Classes, both required and elective, are taught by Mark Schirra, technology education instructor at the middle school, and by Matthew Horan, Kristin Hubers, Joel Betsinger and Zach Rast at the high school. LEGO and more advanced robotics, circuitry, 3D printing, music and video editing are among the choices offered to students.

Potter has already seen gains from the program among the students who have worked in the labs, including increased attention span, self-confidence, critical thinking and problem-solving ability. The program gives students who may not be athletically-inclined or academically gifted an outlet for their interests and a sense of belonging. Encouraging students to pursue future careers in a STEAM-related field is not the main goal of the program, said Potter. The aim is rather to instill a set of skills in the students that will be applicable lifelong in any situation.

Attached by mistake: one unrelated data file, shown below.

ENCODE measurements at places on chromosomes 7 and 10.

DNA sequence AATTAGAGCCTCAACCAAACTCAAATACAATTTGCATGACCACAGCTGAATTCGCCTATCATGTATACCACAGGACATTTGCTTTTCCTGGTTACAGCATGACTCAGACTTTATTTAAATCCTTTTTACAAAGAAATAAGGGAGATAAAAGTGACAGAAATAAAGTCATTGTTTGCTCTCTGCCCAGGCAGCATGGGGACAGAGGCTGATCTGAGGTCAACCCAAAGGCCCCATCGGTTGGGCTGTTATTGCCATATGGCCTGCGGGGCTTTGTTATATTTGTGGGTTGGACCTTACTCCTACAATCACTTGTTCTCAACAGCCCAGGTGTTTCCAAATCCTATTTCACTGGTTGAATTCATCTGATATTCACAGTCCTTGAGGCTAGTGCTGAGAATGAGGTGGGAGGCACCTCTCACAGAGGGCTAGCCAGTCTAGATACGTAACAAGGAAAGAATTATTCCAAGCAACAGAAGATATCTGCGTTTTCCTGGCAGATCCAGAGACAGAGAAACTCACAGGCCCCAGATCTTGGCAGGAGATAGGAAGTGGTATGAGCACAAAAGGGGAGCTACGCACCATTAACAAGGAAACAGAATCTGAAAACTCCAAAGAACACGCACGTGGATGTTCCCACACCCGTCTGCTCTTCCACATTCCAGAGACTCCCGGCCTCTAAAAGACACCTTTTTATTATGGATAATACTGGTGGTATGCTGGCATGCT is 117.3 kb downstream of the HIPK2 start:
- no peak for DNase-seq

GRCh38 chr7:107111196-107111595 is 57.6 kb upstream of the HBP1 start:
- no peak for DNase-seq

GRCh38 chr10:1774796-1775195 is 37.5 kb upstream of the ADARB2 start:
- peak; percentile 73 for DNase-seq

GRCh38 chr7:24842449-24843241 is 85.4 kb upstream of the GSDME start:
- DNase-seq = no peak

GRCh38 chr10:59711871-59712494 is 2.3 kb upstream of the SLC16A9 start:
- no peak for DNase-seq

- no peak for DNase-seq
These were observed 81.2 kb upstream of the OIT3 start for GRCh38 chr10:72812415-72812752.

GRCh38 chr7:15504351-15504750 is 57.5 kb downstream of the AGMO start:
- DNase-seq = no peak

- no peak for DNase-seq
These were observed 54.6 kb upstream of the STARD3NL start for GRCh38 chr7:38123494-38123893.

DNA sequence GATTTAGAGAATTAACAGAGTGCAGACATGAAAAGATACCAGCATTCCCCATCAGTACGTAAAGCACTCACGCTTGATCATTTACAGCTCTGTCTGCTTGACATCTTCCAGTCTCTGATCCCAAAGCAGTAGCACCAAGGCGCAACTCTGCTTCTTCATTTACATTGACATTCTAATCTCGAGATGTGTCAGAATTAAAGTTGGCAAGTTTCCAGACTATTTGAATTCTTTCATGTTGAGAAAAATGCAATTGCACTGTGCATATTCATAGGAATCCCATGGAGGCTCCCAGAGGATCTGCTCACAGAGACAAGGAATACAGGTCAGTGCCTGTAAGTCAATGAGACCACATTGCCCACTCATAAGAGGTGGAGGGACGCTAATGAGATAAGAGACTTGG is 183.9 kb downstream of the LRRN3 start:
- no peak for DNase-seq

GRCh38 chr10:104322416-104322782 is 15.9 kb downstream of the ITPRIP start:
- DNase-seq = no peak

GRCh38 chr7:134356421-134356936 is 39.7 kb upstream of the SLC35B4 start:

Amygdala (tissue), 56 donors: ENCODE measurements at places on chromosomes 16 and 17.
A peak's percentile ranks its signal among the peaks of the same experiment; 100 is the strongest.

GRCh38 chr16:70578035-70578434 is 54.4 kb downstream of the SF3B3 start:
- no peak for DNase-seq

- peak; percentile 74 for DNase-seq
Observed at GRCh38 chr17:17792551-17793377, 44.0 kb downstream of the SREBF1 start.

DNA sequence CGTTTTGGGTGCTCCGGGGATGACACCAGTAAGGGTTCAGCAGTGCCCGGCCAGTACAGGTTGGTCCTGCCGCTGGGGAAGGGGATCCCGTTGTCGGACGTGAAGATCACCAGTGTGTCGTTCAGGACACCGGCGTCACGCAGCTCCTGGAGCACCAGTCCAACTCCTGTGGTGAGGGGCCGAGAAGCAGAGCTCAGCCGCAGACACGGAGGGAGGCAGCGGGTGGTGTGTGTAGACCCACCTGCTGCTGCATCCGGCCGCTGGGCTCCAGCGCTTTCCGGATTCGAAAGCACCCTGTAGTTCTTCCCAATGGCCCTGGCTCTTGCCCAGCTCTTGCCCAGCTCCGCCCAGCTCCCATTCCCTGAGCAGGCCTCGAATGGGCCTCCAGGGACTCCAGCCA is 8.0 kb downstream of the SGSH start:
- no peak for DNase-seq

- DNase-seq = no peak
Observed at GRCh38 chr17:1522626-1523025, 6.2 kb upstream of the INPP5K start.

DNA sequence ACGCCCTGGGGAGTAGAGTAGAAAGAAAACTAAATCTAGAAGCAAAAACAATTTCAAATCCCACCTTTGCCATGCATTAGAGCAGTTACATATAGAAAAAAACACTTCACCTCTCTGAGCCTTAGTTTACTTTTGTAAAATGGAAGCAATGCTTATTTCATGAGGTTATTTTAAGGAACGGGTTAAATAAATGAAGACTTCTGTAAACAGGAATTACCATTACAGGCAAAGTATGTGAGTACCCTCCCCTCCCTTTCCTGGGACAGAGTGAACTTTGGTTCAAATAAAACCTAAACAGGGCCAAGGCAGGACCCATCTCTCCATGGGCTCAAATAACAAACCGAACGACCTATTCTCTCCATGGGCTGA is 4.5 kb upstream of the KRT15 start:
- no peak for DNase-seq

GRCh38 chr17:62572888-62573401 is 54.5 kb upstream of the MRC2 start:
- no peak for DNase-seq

“If we got kids graduating from Lodi that can problem solve and work with others, then they are a step ahead and can go into any industry and be successful,” Potter said.

He has noticed in fourth graders, for example, after participating in the STEAM program, that “now when they reach a hurdle instead of asking for help they sit and think it through and figure it out.” He wants them to know that “failure is okay and not to give up when they don’t understand a task right away.” Kids talk to him about “how good it feels to work so hard to learn something and to finally figure it out. For fourth graders, 10 minutes of not knowing how to do something is a long time,” he says, but he has seen their confidence grow. “For some kids, this is their main outlet at school, as they are not into sports or academics. It is a new realm to explore. It is not necessarily about getting them into STEAM careers, although they do learn about them.”